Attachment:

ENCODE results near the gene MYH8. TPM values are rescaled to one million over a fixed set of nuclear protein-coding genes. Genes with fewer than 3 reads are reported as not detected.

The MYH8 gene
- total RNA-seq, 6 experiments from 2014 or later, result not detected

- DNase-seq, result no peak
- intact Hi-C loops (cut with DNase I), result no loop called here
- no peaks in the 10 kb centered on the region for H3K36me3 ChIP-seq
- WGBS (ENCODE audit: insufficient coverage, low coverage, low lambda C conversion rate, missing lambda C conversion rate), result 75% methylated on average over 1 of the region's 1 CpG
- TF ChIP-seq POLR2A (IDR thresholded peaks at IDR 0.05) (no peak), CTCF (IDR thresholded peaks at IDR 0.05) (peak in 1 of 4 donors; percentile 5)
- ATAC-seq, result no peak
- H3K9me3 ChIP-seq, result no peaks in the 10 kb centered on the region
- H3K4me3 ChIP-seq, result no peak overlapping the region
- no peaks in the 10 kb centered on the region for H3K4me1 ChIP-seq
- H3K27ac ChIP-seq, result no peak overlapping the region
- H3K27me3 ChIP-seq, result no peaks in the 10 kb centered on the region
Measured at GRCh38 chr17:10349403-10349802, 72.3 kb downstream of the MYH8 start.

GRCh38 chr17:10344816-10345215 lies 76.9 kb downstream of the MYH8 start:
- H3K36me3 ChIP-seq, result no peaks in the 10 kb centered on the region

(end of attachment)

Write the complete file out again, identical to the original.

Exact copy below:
ENCODE results near the gene MYH8. TPM values are rescaled to one million over a fixed set of nuclear protein-coding genes. Genes with fewer than 3 reads are reported as not detected.

The MYH8 gene
- total RNA-seq, 6 experiments from 2014 or later, result not detected

- DNase-seq, result no peak
- intact Hi-C loops (cut with DNase I), result no loop called here
- no peaks in the 10 kb centered on the region for H3K36me3 ChIP-seq
- WGBS (ENCODE audit: insufficient coverage, low coverage, low lambda C conversion rate, missing lambda C conversion rate), result 75% methylated on average over 1 of the region's 1 CpG
- TF ChIP-seq POLR2A (IDR thresholded peaks at IDR 0.05) (no peak), CTCF (IDR thresholded peaks at IDR 0.05) (peak in 1 of 4 donors; percentile 5)
- ATAC-seq, result no peak
- H3K9me3 ChIP-seq, result no peaks in the 10 kb centered on the region
- H3K4me3 ChIP-seq, result no peak overlapping the region
- no peaks in the 10 kb centered on the region for H3K4me1 ChIP-seq
- H3K27ac ChIP-seq, result no peak overlapping the region
- H3K27me3 ChIP-seq, result no peaks in the 10 kb centered on the region
Measured at GRCh38 chr17:10349403-10349802, 72.3 kb downstream of the MYH8 start.

GRCh38 chr17:10344816-10345215 lies 76.9 kb downstream of the MYH8 start:
- H3K36me3 ChIP-seq, result no peaks in the 10 kb centered on the region